“Cultivate the Future of Farming” campaign, the company seeks to raise awareness about the hardships facing American agriculture and offer some recommendations and seed grants to address the problems. According to the campaign website:fter years of attacking conventional agriculture and crop biotechnology, Chipotle now seems to have found a love for the American farmer that is as warm and inviting as the gooey core of a steak burrito. With the launch of its
It’s time to take real steps to give the next generation of farmers a bright future. Through our purpose to Cultivate a Better World, we’re putting programs in place that make a real impact, including seed grants, education and scholarships, and 3-year contracts. Our vision is bold, but we’re starting with a mission to cultivate the future of farming by focusing on pork, beef, and dairy.
It is good to see a company raising awareness about these issues. But given Chipotle’s past cozy relationship with organic food marketers, this seems more like a marketing stunt to woo consumers who are growing increasingly concerned about the status of American farms, and less like a genuine example of philanthropy.
Chipotle is absolutely correct about one thing. The crisis in agriculture is real. Farmers are facing low prices for their products, astronomical costs, and strangling regulation. Farms, from commodity crops to dairies, are going out of business daily. Farmer suicides are a barometer of how severe the problem is.
However, Chipotle’s new ag-vertisment seems too little, too late. The threats to farmers and the public’s negative perception of agriculture didn’t seem to bother the company just a few years ago. For example, it’s 2014 video Farmed and Dangerous was an assault on large-scale animal agriculture, the industry that produces the ingredients that go into Chipotle’s burritos. Farmed and Dangerous was not the restaurant chain’s first effort, either. The video short The Scarecrow falsely depicted a sad, dystopian world of dairy production in which forlorn cows are locked in stacked metal boxes as milk is extracted by an extensive network of plumbing.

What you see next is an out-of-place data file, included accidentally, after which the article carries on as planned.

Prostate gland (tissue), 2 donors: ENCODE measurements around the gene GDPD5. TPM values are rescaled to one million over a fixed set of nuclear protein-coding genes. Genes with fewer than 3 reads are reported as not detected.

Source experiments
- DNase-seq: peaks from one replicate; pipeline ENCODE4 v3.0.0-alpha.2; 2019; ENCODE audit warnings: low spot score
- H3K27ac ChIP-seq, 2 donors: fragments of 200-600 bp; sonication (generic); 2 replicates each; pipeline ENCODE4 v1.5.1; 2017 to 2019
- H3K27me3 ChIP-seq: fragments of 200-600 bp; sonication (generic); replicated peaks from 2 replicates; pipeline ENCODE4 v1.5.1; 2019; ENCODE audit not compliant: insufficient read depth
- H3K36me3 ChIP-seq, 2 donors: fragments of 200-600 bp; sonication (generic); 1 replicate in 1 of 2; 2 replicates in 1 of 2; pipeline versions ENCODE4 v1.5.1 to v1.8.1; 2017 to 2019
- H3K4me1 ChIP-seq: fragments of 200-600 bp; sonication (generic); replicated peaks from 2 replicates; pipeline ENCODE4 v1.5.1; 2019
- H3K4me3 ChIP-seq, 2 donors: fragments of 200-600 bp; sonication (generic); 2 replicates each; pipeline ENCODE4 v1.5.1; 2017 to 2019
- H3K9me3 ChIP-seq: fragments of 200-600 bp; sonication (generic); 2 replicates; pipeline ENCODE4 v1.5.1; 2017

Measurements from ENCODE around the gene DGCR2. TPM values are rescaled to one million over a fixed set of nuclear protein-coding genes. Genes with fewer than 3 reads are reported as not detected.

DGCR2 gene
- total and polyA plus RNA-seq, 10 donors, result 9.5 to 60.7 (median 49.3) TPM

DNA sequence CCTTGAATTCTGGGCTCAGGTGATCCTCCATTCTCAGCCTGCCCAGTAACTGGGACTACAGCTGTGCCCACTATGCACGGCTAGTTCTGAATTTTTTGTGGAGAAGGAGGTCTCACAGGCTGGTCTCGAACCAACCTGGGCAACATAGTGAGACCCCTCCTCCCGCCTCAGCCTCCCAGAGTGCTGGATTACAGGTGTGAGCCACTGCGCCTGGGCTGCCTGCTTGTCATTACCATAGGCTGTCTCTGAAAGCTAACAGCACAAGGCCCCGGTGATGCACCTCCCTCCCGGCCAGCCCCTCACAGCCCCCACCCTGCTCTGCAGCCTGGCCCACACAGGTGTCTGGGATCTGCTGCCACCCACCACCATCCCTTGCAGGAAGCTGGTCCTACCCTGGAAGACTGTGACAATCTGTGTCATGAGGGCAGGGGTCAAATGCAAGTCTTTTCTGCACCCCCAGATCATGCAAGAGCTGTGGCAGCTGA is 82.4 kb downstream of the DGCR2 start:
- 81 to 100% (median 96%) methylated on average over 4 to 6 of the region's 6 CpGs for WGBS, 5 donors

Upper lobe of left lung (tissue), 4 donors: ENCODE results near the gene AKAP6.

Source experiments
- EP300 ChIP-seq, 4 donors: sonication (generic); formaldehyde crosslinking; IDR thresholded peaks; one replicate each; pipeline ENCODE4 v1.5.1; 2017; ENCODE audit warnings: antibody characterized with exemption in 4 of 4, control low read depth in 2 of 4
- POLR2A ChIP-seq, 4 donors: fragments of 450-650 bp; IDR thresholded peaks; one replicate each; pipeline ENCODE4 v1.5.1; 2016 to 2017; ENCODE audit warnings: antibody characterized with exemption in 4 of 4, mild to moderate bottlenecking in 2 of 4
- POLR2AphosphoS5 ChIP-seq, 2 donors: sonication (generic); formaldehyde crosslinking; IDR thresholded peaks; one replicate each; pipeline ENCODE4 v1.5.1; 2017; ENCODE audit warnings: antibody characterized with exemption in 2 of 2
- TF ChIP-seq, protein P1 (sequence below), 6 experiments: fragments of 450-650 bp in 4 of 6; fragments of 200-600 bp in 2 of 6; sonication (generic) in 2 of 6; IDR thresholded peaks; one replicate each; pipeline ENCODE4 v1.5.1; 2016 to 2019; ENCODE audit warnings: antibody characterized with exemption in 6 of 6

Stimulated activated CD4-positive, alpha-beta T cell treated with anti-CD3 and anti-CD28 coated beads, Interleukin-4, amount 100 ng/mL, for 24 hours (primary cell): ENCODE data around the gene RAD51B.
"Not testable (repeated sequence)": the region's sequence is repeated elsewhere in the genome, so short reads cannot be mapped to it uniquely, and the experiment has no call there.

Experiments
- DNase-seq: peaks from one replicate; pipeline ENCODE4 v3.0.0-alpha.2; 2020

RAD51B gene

[Editor’s note: Listen to ‘Factory farming’ poisons our food and harms animals? to learn more.]
And of course, Chipotle’s penetrating campaign against genetic engineering (GE) sought to capitalize on the momentum of several failed GMO labeling efforts, which were designed to demonize crop biotechnology by suggesting to consumers that GE seeds were dangerous—an allegation known to be false.
Let’s get real. Chipotle’s decisions to criticize agriculture and then embrace it were not born of altruism. Public-facing corporate positions are spawned from focus groups and surveys. As a multinational, billion-dollar food empire, Chipotle is no different. The company’s ad campaigns aim to reinforce consumers’ perceptions and identity, showing that Big Burrito shares their values. That is what we see in this latest pro-farm campaign. The public is becoming increasingly aware of the fragile state of US agriculture and the crisis that has hit rural North America hard, and Chipotle is responding.
So is “Cultivate the Future of Farming” just an ag-washing ornament to exploit farmer hardship, or is this a genuine change of heart?
If it is indeed the latter, it needs to start with an apology—an honest one. Chipotle needs to publicly reject its anti-science positions and profound misrepresentation of agriculture. In the six years since the fast food chain’s anti-farming efforts hit a feverish pace, public perception has changed. The fear-based misinformation campaigns are failing, and time has not treated such efforts well. Chipotle’s videos are a shameful reminder of the rhetoric that was so prevalent just a short time ago.
Imagine where we’d be today if in 2014 Chipotle and other brands invested heavily in research, rural mental health, or resources to bring precision agriculture to farmers. I think the perception of Chipotle and the perception of crop and animal production would be very different.
Perhaps the most important takeaway is that you shouldn’t bite the hand that feeds in the first place. Targeting farmers who produce the products you sell is bad business—and it threatens a critical industry we all depend on.
Kevin M. Folta, Ph.D. is a researcher and science communicator. Follow him on Twitter @kevinfolta